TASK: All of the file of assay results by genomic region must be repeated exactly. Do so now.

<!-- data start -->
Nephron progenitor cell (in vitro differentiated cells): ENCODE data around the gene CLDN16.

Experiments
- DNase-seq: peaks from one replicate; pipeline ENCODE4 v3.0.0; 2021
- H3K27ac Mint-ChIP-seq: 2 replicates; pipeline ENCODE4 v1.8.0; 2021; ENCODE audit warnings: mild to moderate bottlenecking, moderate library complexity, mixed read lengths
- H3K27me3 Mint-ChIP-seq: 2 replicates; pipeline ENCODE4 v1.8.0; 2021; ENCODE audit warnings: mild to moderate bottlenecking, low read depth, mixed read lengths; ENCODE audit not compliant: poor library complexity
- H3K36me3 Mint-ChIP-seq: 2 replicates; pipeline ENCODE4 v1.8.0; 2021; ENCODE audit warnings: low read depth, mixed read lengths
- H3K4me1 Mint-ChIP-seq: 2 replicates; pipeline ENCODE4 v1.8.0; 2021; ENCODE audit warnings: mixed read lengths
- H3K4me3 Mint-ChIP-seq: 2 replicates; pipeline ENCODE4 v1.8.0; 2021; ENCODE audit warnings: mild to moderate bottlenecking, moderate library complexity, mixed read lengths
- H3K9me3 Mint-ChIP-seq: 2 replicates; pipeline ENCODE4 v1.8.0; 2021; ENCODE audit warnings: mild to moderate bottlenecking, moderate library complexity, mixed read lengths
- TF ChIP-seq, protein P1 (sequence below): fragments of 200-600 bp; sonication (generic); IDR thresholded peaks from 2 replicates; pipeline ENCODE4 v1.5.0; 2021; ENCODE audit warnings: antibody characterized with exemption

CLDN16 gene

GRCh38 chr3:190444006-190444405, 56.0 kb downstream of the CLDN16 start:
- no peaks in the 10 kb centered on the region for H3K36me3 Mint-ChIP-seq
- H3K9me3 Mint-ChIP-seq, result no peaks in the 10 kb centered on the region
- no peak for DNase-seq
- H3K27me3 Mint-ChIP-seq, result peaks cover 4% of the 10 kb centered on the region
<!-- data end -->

Nephron progenitor cell (in vitro differentiated cells): ENCODE data around the gene CLDN16.

Experiments
- DNase-seq: peaks from one replicate; pipeline ENCODE4 v3.0.0; 2021
- H3K27ac Mint-ChIP-seq: 2 replicates; pipeline ENCODE4 v1.8.0; 2021; ENCODE audit warnings: mild to moderate bottlenecking, moderate library complexity, mixed read lengths
- H3K27me3 Mint-ChIP-seq: 2 replicates; pipeline ENCODE4 v1.8.0; 2021; ENCODE audit warnings: mild to moderate bottlenecking, low read depth, mixed read lengths; ENCODE audit not compliant: poor library complexity
- H3K36me3 Mint-ChIP-seq: 2 replicates; pipeline ENCODE4 v1.8.0; 2021; ENCODE audit warnings: low read depth, mixed read lengths
- H3K4me1 Mint-ChIP-seq: 2 replicates; pipeline ENCODE4 v1.8.0; 2021; ENCODE audit warnings: mixed read lengths
- H3K4me3 Mint-ChIP-seq: 2 replicates; pipeline ENCODE4 v1.8.0; 2021; ENCODE audit warnings: mild to moderate bottlenecking, moderate library complexity, mixed read lengths
- H3K9me3 Mint-ChIP-seq: 2 replicates; pipeline ENCODE4 v1.8.0; 2021; ENCODE audit warnings: mild to moderate bottlenecking, moderate library complexity, mixed read lengths
- TF ChIP-seq, protein P1 (sequence below): fragments of 200-600 bp; sonication (generic); IDR thresholded peaks from 2 replicates; pipeline ENCODE4 v1.5.0; 2021; ENCODE audit warnings: antibody characterized with exemption

CLDN16 gene

GRCh38 chr3:190444006-190444405, 56.0 kb downstream of the CLDN16 start:
- no peaks in the 10 kb centered on the region for H3K36me3 Mint-ChIP-seq
- H3K9me3 Mint-ChIP-seq, result no peaks in the 10 kb centered on the region
- no peak for DNase-seq
- H3K27me3 Mint-ChIP-seq, result peaks cover 4% of the 10 kb centered on the region